Nosing behaviour in captive harbour seals (Phoca vitulina concolor) : implications for olfaction and affiliation

Hanlan, Suzanne K. (1998) Nosing behaviour in captive harbour seals (Phoca vitulina concolor) : implications for olfaction and affiliation. Masters thesis, Memorial University of Newfoundland.

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Abstract

Nosing behaviour has been shown to be an important component of social behaviour in a variety mammals. Some forms of social nosing are thought to serve as affiliative behaviours which promote group cohesion or tolerance; the olfactory and tactual senses may play a role in mediating these affiliative behaviours. In pinnipeds, nosing is thought to aid mothers in identifying their offspring, but little is known about nosing behaviours in contexts unrelated to mother-pup interaction. The objective of the present study was to examine the role of nosing in the social behaviour of captive harbour seals (Phoca vitulina concolor). Rates and types of nosing behaviour were expected to differ between individuals and between the breeding and non-breeding seasons. -- In this study, general activity and nosing behaviour of six captive harbour seals were observed over 43 weeks. A significant triple interaction between type of nosing (solo and dyadic), seal, and season (breeding and non-breeding) was found [F(5, 48)=6.35, p<.05]; some seals showed strong seasonal differences in solo and dyadic nosing rates while others did not. Dyadic nosing rates increased in the breeding season, while solo rates declined. Distinct individual differences were evident for most types of nosing, and seasonal patterns among males emerged for some types; for example, nose-to-nose and nose-to-body acts were more frequent during the breeding season, while nose-to-object acts were less frequent during this season. Solo and dyadic nosing acts were found to occur frequently and most often involved both open nares and protracted vibrissae, which may be indicative of olfactory and tactual involvement. A large proportion of nosing interactions, particularly nose-to-nose acts appeared to be mutually initiated and distinct partner preferences were evident, suggesting that some forms of nosing behaviour in harbour seals are affiliative. Quantification of affiliative behaviours, in conjunction with other measures, may help investigators address uncertainties regarding the social organization of wild seals. Further investigation is required to determine the exact role played by the olfactory and tactual senses in nosing behaviour.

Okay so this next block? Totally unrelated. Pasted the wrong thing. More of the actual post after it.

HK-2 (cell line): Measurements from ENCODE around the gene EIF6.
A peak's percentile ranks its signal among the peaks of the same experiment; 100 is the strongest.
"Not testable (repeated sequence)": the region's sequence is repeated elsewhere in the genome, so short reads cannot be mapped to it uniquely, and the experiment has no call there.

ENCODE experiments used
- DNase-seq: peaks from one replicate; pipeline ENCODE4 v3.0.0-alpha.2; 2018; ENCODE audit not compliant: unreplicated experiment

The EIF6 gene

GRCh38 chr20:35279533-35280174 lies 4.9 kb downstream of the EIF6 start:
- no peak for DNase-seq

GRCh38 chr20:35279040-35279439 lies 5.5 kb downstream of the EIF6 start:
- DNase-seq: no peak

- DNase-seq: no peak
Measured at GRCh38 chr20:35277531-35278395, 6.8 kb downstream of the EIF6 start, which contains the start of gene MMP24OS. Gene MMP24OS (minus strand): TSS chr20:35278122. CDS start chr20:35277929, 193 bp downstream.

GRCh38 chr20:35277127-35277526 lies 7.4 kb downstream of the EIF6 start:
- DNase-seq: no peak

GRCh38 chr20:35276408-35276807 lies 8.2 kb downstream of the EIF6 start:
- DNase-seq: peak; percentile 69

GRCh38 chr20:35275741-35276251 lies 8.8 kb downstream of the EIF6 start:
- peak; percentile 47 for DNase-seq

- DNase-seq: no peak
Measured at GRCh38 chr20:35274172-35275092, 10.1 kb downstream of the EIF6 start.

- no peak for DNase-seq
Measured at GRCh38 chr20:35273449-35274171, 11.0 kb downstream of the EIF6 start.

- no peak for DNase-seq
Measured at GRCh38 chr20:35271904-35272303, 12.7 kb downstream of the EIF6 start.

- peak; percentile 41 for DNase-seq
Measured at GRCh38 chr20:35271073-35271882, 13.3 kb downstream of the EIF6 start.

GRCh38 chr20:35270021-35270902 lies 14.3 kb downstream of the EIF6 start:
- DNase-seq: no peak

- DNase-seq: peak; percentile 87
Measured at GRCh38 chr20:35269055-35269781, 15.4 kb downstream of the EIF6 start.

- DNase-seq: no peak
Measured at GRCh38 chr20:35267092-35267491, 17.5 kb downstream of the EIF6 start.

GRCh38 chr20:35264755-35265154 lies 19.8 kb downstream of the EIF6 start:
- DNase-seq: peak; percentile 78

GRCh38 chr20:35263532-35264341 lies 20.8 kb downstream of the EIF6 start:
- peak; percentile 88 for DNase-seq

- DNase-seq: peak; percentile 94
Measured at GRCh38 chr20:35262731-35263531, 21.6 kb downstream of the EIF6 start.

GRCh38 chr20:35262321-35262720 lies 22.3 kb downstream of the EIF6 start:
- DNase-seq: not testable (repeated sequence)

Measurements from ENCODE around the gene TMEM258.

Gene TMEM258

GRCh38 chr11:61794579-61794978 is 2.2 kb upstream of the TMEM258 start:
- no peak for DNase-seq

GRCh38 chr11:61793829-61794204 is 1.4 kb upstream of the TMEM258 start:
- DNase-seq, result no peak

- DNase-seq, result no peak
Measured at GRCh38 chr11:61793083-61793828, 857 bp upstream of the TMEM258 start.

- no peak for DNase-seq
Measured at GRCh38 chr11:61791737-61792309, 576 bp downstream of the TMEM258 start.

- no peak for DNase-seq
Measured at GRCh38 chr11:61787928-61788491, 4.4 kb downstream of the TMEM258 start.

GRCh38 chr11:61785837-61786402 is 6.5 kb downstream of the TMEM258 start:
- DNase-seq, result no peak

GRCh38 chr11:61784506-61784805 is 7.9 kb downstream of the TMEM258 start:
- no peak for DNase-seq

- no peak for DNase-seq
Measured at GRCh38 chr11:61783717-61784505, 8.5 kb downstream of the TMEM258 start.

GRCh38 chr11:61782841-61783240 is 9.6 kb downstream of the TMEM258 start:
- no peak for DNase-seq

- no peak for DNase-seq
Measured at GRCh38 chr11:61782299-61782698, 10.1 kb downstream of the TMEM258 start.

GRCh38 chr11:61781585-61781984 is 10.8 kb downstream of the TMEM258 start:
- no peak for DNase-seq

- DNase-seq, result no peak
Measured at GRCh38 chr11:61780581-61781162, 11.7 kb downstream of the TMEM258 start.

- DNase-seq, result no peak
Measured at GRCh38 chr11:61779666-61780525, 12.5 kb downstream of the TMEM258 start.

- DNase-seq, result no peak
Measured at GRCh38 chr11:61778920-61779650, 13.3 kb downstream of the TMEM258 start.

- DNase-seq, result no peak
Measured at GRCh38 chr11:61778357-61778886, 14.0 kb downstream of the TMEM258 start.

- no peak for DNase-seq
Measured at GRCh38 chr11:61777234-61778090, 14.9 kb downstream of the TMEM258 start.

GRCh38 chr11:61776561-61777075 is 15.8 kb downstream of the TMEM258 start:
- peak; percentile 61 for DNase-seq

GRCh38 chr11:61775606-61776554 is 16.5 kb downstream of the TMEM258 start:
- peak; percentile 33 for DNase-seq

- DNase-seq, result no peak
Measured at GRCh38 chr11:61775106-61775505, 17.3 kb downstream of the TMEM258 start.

Item Type: Thesis (Masters)
URI: http://research.library.mun.ca/id/eprint/9266
Item ID: 9266
Additional Information: Bibliography: pages 169-179.
Department(s): Science, Faculty of > Cognitive and Behavioural Ecology
Date: 1998
Date Type: Submission
Library of Congress Subject Heading: Harbor seal--Behavior; Captive marine mammals--Behavior

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